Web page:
Symptomatology of authoritarianism | Profile

Sebastian Godinez Rivera*

Today 04:49

Democracies around the world are experiencing a critical moment, due to institutional erosion, disenchantment with traditional politics and the rise of authoritarian leaders. In countries in all regions of the world we see warning signs that quickly lead to authoritarian regimes. However, as in medicine, these conditions can be diagnosed early. But it’s not like that.

Democracies, before “getting sick, reveal certain symptoms that, if analyzed in time, would allow us to anticipate the disease to prevent its advance. One of the symptoms that have been identified in different latitudes is the fatigue of democracies. In medicine, fatigue is defined as tiredness or reduced energy levels of a person. This, in terms of democracy, is expressed in electoral abstentionism, low levels of participation and the attraction to anti-democratic formulas.

Political participation is an indicator that society acts as elements to combat any authoritarian drive. On the other hand, the increase in abstentionism and the lack of enthusiasm with the political options is an alert that should not be ignored. Discomfort with democracy arises because citizens consider that it does not solve their problems in the expected way. This is the main symptom in Latin America and is becoming more worrying.

Populism is another symptom present in the region’s democracies that manifests itself through the appearance of leaders or parties that promise simplistic solutions to complex problems. These currents use anti-system, polarizing and aggressive rhetoric, which attracts sectors that are disenchanted with how the system works.

Populists argue in the name of revolution, transformation, or the people and accuse institutions of serving other interests. The populist perceives himself as the embodiment of the majority, he feels he has the right to impose his vision of the country and with it stifle plurality or attack those who think differently. First appearance of authoritarian pulses.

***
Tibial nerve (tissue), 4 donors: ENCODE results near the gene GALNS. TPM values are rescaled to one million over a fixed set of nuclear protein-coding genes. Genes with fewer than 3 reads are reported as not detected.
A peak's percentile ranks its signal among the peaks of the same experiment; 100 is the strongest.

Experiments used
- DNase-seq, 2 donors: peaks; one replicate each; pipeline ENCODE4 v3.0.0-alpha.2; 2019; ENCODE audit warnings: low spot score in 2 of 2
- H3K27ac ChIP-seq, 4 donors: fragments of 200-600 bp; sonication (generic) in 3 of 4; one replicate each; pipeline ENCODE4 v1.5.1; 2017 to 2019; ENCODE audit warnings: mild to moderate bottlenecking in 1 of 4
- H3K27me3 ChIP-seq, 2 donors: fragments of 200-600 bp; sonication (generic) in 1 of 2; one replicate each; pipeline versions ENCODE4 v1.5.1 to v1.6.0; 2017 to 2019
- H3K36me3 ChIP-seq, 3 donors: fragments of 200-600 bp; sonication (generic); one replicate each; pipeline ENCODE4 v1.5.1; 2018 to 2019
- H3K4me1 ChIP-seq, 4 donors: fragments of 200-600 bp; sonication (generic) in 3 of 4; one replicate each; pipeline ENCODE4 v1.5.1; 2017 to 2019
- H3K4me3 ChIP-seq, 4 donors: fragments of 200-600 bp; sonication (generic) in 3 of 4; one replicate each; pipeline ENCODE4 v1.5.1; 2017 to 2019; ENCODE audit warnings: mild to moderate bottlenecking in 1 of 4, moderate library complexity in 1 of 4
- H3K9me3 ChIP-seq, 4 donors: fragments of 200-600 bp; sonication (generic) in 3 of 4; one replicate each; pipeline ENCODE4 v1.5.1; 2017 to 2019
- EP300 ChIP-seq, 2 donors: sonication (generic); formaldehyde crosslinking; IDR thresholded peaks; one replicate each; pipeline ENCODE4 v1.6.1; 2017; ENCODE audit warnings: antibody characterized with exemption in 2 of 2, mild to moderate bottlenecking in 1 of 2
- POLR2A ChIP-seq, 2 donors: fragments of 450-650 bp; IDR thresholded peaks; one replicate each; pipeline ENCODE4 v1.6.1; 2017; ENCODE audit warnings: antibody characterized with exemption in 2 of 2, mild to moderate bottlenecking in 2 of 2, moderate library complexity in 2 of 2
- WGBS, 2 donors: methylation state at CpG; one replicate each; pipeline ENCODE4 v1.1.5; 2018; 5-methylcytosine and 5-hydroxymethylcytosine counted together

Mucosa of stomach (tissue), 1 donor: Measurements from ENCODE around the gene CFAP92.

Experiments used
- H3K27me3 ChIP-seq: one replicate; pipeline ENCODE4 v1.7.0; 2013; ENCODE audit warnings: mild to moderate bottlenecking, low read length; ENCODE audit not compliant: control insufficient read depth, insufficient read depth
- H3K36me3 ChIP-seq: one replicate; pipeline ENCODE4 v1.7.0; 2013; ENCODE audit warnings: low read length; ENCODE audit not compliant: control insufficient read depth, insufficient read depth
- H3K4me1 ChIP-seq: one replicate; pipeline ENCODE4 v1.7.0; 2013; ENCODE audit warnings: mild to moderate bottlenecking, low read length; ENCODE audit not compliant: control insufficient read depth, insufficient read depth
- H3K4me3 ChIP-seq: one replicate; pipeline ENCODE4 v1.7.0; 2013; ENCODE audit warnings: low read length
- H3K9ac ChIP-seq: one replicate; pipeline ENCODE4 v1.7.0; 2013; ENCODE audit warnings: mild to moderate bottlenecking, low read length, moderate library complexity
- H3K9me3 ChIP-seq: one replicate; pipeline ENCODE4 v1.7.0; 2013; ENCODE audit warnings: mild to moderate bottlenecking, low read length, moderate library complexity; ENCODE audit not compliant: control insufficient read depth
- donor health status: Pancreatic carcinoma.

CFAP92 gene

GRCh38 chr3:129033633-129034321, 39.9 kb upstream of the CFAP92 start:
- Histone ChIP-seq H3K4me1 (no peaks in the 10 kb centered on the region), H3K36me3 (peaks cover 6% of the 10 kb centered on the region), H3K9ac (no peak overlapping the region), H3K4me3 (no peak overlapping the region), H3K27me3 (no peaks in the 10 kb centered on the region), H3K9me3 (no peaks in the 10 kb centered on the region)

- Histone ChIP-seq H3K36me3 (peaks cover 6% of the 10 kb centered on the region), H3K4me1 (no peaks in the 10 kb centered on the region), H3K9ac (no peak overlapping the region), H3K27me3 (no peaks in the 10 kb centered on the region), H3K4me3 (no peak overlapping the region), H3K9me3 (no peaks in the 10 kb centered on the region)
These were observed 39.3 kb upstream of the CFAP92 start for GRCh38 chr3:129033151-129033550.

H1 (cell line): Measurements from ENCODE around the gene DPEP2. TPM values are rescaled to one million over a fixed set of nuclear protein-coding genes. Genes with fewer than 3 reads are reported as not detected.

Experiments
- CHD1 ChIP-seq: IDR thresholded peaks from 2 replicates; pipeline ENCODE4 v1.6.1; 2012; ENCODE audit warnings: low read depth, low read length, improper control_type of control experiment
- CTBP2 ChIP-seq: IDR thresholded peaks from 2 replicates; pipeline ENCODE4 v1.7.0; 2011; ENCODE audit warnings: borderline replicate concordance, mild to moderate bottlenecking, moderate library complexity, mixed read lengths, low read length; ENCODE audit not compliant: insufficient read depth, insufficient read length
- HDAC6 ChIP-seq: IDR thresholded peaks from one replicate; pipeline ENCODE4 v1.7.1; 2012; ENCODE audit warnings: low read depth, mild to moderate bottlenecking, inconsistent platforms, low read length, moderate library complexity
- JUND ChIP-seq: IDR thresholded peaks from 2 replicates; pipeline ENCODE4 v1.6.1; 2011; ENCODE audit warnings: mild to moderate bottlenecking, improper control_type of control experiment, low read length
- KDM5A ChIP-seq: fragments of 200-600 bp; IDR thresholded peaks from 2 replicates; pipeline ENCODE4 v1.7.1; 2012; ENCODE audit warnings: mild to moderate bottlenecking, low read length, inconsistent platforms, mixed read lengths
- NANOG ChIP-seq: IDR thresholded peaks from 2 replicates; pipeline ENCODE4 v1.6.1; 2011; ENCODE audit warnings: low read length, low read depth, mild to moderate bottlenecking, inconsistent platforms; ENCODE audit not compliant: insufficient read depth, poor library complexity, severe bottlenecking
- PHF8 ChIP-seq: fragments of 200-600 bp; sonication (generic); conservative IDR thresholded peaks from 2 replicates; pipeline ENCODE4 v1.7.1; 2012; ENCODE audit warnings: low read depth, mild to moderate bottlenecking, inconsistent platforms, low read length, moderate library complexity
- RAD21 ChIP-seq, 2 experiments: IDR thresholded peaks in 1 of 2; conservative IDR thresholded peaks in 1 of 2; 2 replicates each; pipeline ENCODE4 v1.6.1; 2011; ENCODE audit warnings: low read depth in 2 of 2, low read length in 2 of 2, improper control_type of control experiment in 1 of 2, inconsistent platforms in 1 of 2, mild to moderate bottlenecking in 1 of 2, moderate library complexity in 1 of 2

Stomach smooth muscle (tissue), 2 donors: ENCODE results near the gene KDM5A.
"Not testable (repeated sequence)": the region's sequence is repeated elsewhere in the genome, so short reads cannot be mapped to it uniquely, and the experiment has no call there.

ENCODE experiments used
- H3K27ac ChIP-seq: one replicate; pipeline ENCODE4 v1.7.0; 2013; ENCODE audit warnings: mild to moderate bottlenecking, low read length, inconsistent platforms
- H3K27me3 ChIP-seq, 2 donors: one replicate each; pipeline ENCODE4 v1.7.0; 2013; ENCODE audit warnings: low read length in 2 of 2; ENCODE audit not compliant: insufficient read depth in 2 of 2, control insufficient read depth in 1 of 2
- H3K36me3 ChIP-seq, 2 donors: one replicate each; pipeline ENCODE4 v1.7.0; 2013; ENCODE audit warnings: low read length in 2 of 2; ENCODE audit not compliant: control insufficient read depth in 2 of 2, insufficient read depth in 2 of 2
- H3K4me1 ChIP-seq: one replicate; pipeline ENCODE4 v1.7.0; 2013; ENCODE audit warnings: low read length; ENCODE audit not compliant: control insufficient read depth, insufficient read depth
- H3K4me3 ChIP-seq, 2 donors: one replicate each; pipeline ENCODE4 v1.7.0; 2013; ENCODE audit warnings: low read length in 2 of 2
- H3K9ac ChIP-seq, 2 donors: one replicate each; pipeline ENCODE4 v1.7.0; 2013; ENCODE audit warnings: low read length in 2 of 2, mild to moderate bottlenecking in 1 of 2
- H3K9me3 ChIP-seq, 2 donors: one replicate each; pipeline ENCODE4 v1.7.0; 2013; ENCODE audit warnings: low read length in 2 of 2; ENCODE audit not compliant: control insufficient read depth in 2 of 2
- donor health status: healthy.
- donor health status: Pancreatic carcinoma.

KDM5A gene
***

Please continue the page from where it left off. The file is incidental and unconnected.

Populism arises as a response to the discomfort of the population with the institutions, parties and rulers. He enters the electoral path and plays by the same rules to degrade democracy from within, while the laws and institutions represent a brake on his national project, which leads to the next step: institutional erosion.

The institutions of a State are essential to keep the order and stability of the country. However, if they do not work efficiently, they become the object of criticism from society, which in turn weakens democracy. This is where populist rhetoric sharpens by proposing deep reforms with promises of benefits for society.

The threat to institutions is commonplace in Latin America. And it is that the modifications or reforms, which, in theory, must guarantee a better functioning and not be guided by ideological criteria are often tools for their own weakening. When institutions lose credibility, the outlook darkens and the virus of authoritarianism and concentration of power flourishes.

The division of powers allows the balance of the political system, but when this is broken, democracy is weakened. They can realize cases in which the Executive and the Legislative are integrated by the same party and this unifies the regime; others where, through reforms, the Executive is strengthened as Congress and the Court are weakened. In other cases, the Armed Forces are used to subdue other powers and, finally, if a power does not respond to the interests of the ruling party, officials are dismissed and new ones are appointed, in order to colonize spaces that do not respond to the interests of the Executive.

Reaching this point is the prelude to authoritarianism, since the institutional scaffolding has succumbed to a leader and, finally, he will be able to modify it without facing opposition. The progressivity with which it advanced arose from the context, as is currently being seen in several countries in the region. This factor can also be carried out from the hybridization of the regime to the formation of full authoritarianism.

In conclusion, being attentive to the initial symptoms of weakening democracy can allow us to address the problem in its initial stages and, thus, avoid further degradation. Otherwise, we will be exposed to the overthrow of democracy.

*Political Scientist from the National Autonomous University of Mexico (UNAM).